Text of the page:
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How to Improve My LinkedIn Profile

Up Your LinkedIn Game With These 5 Networking Tips

As job hunting shifts to the online space, it's vital to know how best to position yourself online and network on the web. Not doing so can mean losing out on career opportunities and facing a harder uphill battle when competing against male job seekers for desirable positions.

To get started on workin' your web contacts, read these five dos from Krista Canfield, the senior PR manager for LinkedIn:

  • Do add a photo to your LinkedIn profile. If you add a photo, you're seven times more likely to have people view your profile. Adding a photo is also important if you're reaching out to people you've lost touch with. People never forget a face. (Especially if you changed your last name when you got married. A college classmate or former boss may remember you as Karen Harris, not Karen Smith, so a photo will jog their memory.)
  • Do find mentors and build out your peer network. Since you can easily search for people by title on LinkedIn (and also narrow those searches down by location, company, and even by the school they attended so you can find alums), it's easy to find peers who have the same title as you or potential mentors who are a level or two above you. Psyched about your raise but feeling a bit overwhelmed by the massive workload your new promotion netted you? That's where an awesome peer or mentor can help out. Rather than telling your boss you're having a tough time juggling your new responsibilities, ping some of your mentors or peers for advice.

Read on for more LinkedIn dos to keep in mind.

  • Do update your profile regularly. When was the last time you googled yourself? Your profile comes up high in search results for your name, so make sure your first online impression packs a punch. Update your profile when you nab a promotion or switch jobs. If you recently took a class or got a certification, make sure that info is on your profile too. Have you learned new skills in the past year? Make sure they're listed on your profile. Keep your profile updated, even when you're not looking for a job, since clients or partners may be searching for someone like you. Having a current profile can also help you land your dream job when you least expect it. Sixty-nine of the Fortune 100 companies use LinkedIn to find top-notch passive job candidates (that's recruiter /HR lingo for people who aren't on job boards or actively looking for a new gig). If you only have your current position listed on your profile, then you may look like a professional who only has a year of experience, if that's how long you've been in your current role. That's why it's important to add your previous work history to your profile. You are 12 times more likely to be viewed for potential opportunities if you have more than one position listed on your profile.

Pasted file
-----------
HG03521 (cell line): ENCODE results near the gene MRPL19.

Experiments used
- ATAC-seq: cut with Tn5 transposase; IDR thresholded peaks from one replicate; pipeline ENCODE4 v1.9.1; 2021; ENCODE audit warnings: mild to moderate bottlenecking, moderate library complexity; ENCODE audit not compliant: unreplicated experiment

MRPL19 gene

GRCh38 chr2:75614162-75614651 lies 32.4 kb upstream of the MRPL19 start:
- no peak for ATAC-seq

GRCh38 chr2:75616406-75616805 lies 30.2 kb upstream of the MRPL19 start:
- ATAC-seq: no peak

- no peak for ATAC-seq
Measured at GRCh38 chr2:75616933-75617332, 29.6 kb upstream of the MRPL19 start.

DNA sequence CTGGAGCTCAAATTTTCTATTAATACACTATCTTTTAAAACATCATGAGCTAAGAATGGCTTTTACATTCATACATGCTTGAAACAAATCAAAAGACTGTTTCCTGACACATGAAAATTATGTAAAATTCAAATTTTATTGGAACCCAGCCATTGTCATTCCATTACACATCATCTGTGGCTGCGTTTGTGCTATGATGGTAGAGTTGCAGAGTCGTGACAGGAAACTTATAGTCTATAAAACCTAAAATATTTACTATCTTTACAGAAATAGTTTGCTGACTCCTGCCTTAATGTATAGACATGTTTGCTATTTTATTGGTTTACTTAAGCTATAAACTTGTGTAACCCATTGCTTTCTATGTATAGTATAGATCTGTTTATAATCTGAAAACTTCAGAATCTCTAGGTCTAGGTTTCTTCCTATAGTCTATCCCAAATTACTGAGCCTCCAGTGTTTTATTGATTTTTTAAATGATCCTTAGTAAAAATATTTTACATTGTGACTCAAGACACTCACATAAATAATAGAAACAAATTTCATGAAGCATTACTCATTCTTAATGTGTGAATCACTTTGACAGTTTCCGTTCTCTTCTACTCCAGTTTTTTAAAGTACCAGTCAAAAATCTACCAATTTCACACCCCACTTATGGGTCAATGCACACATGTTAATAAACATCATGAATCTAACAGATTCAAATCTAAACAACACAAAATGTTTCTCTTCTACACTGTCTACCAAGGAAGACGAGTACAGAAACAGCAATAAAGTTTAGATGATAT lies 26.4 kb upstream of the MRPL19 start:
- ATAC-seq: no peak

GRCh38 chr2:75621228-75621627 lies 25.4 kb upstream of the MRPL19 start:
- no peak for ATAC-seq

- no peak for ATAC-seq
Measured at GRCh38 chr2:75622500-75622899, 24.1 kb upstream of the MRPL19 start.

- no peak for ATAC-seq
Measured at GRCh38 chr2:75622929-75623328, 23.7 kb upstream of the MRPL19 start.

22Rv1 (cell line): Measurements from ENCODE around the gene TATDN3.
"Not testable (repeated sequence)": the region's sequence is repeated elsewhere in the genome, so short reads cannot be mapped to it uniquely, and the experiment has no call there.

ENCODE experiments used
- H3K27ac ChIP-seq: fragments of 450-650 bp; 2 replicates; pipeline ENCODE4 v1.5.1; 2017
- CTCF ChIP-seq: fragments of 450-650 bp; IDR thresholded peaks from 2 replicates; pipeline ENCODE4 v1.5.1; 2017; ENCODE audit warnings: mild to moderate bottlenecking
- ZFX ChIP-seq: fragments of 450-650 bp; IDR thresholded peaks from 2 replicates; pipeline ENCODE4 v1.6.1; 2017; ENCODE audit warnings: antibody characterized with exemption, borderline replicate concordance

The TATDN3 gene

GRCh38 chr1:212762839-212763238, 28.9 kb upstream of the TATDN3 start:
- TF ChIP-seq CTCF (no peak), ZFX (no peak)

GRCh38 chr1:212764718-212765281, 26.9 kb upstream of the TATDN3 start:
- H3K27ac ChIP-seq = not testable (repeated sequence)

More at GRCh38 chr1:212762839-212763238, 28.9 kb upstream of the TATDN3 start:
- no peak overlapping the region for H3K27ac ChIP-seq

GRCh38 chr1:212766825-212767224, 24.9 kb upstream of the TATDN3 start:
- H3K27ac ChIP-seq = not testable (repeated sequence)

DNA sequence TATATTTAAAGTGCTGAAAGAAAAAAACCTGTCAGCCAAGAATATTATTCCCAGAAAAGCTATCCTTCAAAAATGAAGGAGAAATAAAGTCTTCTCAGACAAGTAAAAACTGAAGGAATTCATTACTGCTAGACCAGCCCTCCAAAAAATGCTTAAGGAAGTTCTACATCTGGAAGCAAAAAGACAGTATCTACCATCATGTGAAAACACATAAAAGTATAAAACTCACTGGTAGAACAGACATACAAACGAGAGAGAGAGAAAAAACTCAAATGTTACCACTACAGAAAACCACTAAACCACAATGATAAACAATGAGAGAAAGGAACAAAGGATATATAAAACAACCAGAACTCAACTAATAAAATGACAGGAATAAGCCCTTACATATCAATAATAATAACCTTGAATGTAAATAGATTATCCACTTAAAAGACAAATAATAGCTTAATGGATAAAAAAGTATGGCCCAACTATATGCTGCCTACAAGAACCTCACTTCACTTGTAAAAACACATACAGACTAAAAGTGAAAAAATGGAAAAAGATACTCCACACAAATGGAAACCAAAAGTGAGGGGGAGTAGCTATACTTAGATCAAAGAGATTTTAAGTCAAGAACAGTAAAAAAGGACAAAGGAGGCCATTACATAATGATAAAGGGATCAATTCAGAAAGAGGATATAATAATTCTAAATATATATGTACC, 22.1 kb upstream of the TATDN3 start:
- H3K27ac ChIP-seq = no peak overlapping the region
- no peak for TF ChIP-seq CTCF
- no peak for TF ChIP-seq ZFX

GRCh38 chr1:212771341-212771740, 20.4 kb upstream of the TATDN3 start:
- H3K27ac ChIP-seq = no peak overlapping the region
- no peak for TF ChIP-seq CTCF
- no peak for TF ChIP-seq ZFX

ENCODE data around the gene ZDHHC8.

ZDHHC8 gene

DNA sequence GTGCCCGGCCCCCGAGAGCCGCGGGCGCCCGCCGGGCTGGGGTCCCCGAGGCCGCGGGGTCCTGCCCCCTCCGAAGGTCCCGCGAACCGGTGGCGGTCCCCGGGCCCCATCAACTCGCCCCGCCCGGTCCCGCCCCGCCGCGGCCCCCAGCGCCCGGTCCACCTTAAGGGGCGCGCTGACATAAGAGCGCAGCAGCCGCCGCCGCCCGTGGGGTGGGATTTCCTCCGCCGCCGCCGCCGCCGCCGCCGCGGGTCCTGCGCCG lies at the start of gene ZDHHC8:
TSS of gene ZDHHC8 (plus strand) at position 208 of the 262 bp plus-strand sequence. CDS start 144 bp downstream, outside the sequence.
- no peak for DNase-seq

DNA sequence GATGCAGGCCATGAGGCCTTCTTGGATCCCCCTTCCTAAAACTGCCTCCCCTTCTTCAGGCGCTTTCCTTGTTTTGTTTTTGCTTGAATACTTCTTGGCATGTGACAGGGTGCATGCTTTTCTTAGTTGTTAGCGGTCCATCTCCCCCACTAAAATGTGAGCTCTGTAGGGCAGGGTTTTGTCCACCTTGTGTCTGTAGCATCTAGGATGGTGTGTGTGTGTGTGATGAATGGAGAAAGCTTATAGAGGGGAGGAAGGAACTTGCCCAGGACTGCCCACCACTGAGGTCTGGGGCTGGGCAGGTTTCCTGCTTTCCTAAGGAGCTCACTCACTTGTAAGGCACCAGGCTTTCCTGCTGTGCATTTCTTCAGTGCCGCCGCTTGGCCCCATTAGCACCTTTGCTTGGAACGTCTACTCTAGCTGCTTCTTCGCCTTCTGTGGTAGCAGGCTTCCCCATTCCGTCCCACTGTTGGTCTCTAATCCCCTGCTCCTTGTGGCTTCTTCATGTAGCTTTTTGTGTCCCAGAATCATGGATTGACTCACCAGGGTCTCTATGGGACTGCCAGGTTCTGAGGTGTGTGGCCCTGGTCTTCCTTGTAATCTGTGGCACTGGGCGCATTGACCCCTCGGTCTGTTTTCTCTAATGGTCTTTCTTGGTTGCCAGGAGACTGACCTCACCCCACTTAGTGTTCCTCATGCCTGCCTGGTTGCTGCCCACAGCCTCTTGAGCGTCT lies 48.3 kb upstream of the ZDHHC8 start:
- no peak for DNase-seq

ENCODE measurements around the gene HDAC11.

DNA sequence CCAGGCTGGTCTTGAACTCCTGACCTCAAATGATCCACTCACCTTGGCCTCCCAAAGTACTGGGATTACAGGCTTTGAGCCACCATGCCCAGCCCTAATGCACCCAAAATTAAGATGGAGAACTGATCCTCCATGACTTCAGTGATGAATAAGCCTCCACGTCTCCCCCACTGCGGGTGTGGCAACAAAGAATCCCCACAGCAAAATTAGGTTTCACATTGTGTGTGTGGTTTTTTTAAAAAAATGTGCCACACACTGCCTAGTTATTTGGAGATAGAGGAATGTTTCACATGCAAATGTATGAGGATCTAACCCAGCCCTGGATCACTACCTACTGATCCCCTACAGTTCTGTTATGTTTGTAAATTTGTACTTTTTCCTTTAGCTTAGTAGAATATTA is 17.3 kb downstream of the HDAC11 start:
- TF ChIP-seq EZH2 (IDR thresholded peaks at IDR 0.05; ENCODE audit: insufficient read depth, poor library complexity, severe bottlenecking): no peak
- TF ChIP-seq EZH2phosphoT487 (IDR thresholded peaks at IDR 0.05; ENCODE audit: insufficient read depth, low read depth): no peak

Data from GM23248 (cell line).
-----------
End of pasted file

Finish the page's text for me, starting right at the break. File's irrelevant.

• Do branch out and make new connections outside your comfort zone. Just because you're in sales doesn't mean you should only join sales-related groups. Do you have a passion for environmental issues? Join a group like Green on LinkedIn so you can show your support of green business practice and network with other people who are just as passionate about those issues. Do you love your iPhone or your new iPad? Join a group like the iPhone iPad Group on LinkedIn, where you can learn tips and ways to customize your gadgets from other fanatics. Joining different or new professional circles will help you meet other people and also open the door to other opportunities. Look at groups as miniconferences where you can learn about business topics you're interested in or curious about.
  • Do take matters into your own hands. Just having a profile isn't enough. You have to be proactive too. Follow companies on LinkedIn that you're interested in so you get updates when people join a company (perhaps you now have a second-degree contact who works at Glamour), when people leave a company (maybe that marketing position at Sephora is open now), and when companies post jobs. Ask questions on LinkedIn Answers that will help you make career decisions. (What is it really like to be a VP of marketing? Do you have any advice for uncovering new clients? What's the best way to ask your boss for a raise? How do I get a job overseas?)
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